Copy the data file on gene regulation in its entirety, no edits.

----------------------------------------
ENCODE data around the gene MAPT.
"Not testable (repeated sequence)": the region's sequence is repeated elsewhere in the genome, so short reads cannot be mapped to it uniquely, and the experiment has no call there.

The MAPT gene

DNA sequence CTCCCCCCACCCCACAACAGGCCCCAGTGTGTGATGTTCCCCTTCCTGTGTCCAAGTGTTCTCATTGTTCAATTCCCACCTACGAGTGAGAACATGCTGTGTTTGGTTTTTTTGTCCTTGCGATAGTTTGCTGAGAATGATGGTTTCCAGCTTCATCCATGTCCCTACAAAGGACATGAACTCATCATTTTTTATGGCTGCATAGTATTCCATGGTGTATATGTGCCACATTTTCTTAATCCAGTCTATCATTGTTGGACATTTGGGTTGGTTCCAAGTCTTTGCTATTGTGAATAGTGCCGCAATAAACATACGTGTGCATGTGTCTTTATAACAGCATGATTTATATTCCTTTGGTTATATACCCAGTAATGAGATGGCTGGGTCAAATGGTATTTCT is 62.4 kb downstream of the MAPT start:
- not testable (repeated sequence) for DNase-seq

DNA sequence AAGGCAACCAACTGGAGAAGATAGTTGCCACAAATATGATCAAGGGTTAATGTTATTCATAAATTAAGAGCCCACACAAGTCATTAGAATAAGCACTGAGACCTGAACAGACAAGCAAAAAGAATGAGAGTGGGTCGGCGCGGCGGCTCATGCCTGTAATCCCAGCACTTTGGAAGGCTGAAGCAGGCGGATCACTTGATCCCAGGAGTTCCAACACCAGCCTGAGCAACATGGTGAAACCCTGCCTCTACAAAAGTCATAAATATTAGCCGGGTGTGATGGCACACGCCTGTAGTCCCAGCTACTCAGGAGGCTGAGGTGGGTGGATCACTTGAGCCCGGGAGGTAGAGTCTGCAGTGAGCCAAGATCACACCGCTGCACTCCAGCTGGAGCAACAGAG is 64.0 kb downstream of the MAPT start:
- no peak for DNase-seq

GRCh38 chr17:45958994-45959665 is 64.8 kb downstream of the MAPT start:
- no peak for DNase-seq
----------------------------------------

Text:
ENCODE data around the gene MAPT.
"Not testable (repeated sequence)": the region's sequence is repeated elsewhere in the genome, so short reads cannot be mapped to it uniquely, and the experiment has no call there.

The MAPT gene

DNA sequence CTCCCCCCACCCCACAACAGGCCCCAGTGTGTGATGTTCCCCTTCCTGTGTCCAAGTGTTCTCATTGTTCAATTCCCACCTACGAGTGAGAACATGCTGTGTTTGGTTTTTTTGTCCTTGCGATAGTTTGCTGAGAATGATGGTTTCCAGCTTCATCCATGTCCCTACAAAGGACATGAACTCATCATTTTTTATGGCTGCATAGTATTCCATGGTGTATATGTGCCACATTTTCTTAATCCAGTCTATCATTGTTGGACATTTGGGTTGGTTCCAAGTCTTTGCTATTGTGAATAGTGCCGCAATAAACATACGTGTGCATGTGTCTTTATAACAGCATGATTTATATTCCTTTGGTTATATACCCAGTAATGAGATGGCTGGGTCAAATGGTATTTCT is 62.4 kb downstream of the MAPT start:
- not testable (repeated sequence) for DNase-seq

DNA sequence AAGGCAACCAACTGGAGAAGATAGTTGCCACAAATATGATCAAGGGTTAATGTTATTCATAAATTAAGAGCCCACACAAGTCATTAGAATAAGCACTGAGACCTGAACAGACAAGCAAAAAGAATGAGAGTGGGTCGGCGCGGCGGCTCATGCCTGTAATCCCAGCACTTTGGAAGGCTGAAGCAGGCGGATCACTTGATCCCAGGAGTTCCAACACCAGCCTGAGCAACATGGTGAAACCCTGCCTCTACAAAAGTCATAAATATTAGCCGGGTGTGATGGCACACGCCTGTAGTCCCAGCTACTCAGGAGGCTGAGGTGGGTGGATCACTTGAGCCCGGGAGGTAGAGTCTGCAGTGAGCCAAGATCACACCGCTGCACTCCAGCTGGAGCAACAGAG is 64.0 kb downstream of the MAPT start:
- no peak for DNase-seq

GRCh38 chr17:45958994-45959665 is 64.8 kb downstream of the MAPT start:
- no peak for DNase-seq